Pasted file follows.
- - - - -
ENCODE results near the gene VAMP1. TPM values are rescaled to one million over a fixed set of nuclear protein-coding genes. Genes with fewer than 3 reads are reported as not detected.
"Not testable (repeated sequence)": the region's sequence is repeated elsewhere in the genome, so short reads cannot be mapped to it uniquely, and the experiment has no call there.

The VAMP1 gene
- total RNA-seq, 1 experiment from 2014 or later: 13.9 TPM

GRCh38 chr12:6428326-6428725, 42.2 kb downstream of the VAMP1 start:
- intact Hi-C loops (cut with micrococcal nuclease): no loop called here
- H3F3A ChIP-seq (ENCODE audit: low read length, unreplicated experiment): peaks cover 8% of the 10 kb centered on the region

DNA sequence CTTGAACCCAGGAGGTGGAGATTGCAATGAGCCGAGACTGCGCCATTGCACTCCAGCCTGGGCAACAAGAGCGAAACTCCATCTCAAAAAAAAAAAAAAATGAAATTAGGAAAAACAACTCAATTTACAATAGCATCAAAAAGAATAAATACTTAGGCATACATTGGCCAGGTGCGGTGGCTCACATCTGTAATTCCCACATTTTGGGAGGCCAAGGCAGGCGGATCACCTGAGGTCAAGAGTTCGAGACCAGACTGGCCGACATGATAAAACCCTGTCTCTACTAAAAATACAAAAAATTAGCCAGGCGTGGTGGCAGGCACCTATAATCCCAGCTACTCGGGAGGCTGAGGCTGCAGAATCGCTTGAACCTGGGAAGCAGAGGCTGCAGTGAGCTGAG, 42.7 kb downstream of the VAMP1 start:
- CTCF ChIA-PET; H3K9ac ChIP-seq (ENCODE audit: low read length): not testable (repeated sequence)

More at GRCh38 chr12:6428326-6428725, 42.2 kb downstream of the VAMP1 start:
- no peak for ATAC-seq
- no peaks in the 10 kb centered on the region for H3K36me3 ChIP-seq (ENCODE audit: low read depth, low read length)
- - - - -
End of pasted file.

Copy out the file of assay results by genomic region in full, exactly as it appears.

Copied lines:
ENCODE results near the gene VAMP1. TPM values are rescaled to one million over a fixed set of nuclear protein-coding genes. Genes with fewer than 3 reads are reported as not detected.
"Not testable (repeated sequence)": the region's sequence is repeated elsewhere in the genome, so short reads cannot be mapped to it uniquely, and the experiment has no call there.

The VAMP1 gene
- total RNA-seq, 1 experiment from 2014 or later: 13.9 TPM

GRCh38 chr12:6428326-6428725, 42.2 kb downstream of the VAMP1 start:
- intact Hi-C loops (cut with micrococcal nuclease): no loop called here
- H3F3A ChIP-seq (ENCODE audit: low read length, unreplicated experiment): peaks cover 8% of the 10 kb centered on the region

DNA sequence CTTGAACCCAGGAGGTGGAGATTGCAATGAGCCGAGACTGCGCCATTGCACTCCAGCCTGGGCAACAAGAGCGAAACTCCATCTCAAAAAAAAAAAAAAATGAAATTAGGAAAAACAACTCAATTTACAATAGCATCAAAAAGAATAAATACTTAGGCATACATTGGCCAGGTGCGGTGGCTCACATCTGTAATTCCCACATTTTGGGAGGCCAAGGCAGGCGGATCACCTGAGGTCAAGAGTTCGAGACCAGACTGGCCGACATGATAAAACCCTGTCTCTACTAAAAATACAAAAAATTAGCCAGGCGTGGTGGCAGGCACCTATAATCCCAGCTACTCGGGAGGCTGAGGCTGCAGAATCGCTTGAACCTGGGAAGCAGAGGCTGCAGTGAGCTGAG, 42.7 kb downstream of the VAMP1 start:
- CTCF ChIA-PET; H3K9ac ChIP-seq (ENCODE audit: low read length): not testable (repeated sequence)

More at GRCh38 chr12:6428326-6428725, 42.2 kb downstream of the VAMP1 start:
- no peak for ATAC-seq
- no peaks in the 10 kb centered on the region for H3K36me3 ChIP-seq (ENCODE audit: low read depth, low read length)